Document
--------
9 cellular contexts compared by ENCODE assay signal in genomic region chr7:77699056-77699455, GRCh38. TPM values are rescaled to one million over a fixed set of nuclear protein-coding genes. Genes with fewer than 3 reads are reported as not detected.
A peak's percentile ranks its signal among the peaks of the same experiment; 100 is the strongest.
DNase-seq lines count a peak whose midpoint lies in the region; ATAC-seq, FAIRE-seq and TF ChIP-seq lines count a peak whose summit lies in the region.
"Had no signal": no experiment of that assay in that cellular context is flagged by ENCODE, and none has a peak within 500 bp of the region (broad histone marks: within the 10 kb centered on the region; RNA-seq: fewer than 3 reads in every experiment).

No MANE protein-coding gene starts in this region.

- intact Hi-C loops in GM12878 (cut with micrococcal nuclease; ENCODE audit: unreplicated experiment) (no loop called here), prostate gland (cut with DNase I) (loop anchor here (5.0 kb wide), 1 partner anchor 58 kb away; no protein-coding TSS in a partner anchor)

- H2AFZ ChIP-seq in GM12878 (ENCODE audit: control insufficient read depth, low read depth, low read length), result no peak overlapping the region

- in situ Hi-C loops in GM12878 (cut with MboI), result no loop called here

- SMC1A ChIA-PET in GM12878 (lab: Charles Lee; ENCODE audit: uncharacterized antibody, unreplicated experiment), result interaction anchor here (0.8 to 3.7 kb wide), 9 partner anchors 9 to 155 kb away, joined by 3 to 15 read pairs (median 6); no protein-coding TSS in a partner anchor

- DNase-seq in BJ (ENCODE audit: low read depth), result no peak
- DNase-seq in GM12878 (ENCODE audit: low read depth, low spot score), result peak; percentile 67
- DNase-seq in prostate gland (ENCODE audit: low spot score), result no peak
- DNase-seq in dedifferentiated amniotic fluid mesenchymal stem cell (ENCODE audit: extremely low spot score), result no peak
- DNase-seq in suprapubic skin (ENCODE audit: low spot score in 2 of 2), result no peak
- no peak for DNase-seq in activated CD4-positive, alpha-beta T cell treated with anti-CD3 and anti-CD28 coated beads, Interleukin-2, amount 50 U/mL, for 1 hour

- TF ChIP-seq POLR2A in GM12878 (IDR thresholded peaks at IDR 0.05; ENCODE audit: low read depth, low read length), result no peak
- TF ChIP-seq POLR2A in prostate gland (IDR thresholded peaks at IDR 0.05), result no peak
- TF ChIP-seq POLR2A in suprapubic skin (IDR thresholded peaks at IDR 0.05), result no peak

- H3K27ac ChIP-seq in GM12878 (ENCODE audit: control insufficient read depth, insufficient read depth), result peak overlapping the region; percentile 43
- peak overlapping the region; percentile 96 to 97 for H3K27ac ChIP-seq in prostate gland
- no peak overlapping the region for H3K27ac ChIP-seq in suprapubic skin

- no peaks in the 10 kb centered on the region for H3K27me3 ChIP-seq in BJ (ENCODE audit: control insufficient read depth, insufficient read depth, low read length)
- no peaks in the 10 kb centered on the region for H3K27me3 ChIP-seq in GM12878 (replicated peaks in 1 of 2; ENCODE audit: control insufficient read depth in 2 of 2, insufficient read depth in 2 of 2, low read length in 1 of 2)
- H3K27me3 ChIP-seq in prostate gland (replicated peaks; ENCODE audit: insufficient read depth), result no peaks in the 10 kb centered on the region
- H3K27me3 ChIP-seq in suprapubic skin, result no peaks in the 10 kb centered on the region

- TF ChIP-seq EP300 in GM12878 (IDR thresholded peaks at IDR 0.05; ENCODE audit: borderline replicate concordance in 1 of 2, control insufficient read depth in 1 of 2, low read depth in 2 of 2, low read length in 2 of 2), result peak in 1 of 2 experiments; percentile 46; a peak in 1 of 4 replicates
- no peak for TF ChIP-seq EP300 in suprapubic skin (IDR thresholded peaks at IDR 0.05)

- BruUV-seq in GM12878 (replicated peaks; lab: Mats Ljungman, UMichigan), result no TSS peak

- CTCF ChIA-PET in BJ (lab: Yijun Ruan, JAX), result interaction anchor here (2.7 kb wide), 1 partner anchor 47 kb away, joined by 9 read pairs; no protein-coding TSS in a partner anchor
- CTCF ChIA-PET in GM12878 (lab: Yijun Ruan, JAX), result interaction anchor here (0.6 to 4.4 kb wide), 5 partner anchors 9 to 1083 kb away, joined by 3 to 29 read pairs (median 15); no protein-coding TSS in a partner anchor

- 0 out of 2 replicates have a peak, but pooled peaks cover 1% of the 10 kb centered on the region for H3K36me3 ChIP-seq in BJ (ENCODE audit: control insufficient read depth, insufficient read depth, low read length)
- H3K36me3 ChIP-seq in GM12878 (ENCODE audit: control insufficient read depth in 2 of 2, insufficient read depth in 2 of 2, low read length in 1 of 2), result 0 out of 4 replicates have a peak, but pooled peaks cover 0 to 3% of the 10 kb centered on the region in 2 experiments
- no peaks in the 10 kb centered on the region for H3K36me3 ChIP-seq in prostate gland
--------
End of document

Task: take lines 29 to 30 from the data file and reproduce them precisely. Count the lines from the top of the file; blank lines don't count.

- CTCF ChIA-PET in BJ (lab: Yijun Ruan, JAX), result interaction anchor here (2.7 kb wide), 1 partner anchor 47 kb away, joined by 9 read pairs; no protein-coding TSS in a partner anchor
- CTCF ChIA-PET in GM12878 (lab: Yijun Ruan, JAX), result interaction anchor here (0.6 to 4.4 kb wide), 5 partner anchors 9 to 1083 kb away, joined by 3 to 29 read pairs (median 15); no protein-coding TSS in a partner anchor